Know your Fisherman:
John has been fishing for 13 years aboard the F/V Shadow. His hard work in Bristol Bay has taught him some valuable life lessons.
"I’ve learned about the importance of protecting our waters, rivers, and ocean. The Bay has also taught me the reward of hard work. Leaving the season tired and sore presents a great sense of accomplishment."
Who got you interested in fishing?
My dear friend Ross Trainor whom I’ve known for 16 years. He introduced me to pitching bails of herring in Maine. From there I fell in love with fishing communities and working on the water.
"There is something very special about getting splashed with salt water and being tired. It’s a timeless job and often times feels holy."
Whom do you fish with?
I fish with my captain Don Martinson, 56 seasons fishing in Bristol Bay. The crew underneath me has changed through the years but the past few years we have had two 22-year-olds.
Do you have any unique fishing traditions that you do during the season?
The crew kisses the first fish catch of the season. I am an avid letter writer and have been since I started fishing. Sending and receiving mail aboard a boat is a timeless thing.
How do you describe a day in your life when the fish are running in Bristol Bay?
It’s magical. Masses of fish are returning to the home river they were born in. You can see schools of fish swarming and running together. Oftentimes they are jumping out of the water, which is something that allows us to identify schools, and productive places to fish. We work all the time we are given by the Department of Fish and Game. That can be all hours or 12 hours or 8. When the fish are running in Bristol Bay the Department of Fish and Game are making sure enough fish get up the river to their home lake to spawn and return fish years from then. When we are fishing it is very fast paced. The net gets set quickly and we pick the fish out of the net quickly. We want to get the net back in the water as quick as possible. From the nets fish are carefully put into fish holds and chilled.
What is your favorite way to prepare Bristol Bay sockeye salmon?
At home I love to skin a fillet and char in cast iron for 2 minutes each side and then place the cast iron in the oven for 5 minutes. A quick and flavorful way to prepare it. Also, cedar board grilled.
Fishing in Bristol Bay is tough work. What brings you back each fishing season?
The people. I love the the early part of the season. Boat yard time, getting the boat ready for the season, working on projects, sharing stories with the other folks in the yard, anticipating the fish arrival. And the work — there is something very special about getting splashed with salt water and being tired. It’s a timeless job and often times feels holy.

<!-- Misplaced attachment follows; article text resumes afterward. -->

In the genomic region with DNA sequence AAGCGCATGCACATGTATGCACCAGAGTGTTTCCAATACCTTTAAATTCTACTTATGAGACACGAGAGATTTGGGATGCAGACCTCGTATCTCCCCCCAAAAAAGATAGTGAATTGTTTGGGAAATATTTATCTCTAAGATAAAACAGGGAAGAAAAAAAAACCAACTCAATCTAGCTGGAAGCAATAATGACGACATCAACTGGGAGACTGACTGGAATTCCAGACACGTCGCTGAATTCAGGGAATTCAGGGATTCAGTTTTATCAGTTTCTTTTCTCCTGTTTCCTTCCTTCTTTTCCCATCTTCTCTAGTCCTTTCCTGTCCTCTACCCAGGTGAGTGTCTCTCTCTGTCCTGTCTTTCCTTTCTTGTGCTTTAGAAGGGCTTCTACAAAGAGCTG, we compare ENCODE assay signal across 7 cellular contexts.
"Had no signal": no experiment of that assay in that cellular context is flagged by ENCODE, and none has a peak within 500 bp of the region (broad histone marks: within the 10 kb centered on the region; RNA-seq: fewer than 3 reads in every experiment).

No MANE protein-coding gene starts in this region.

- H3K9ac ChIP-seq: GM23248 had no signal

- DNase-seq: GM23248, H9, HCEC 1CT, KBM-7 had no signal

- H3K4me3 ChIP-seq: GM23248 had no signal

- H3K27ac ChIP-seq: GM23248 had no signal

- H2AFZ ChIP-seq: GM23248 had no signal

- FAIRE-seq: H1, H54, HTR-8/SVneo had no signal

When you close your eyes and imagine yourself on the boat, what do you see?
I picture two drastically different things. One, waking up and it is 3 a.m. and dark out, the instruments are turned on, folding my sweatpants to smoothly fit into my xtra tuffs, putting on my cap, and picking the anchor. Second, sliding into my bunk after a few days of catnaps and knowing what tired is.
How do you describe the Bristol Bay waters & fishery to those who’ve never been?
It’s a unique landscape. The tundra, so flat for much of it, with gorgeous mountain ranges and volcanic peaks. The water, it is a very shallow part of the Bering Sea. So the sea, which has very strong winds, makes big water in Bristol Bay.
What has fishing in Bristol Bay taught you?
Bristol Bay has taught me a great deal. I’ve learned about the importance of protecting our waters, rivers, and ocean. With a well-maintained fishery we can sustain an incredible ecosystem that provides one of the most nutritious foods in the world. The Bay has also taught me the reward of hard work. Leaving the season tired and sore presents a great sense of accomplishment.
What characteristics of the salmon product make it distinctive?
Its color. Bristol Bay salmon are eating on a wild diet of plankton. Similar to the uniqueness of grass-fed beef. An animal on its traditional diet tastes much fuller and is much more nutrient-rich. Also the Bristol Bay fish is a wild-run fishery. They are not penned up or hatched in a hatchery and released into the ocean.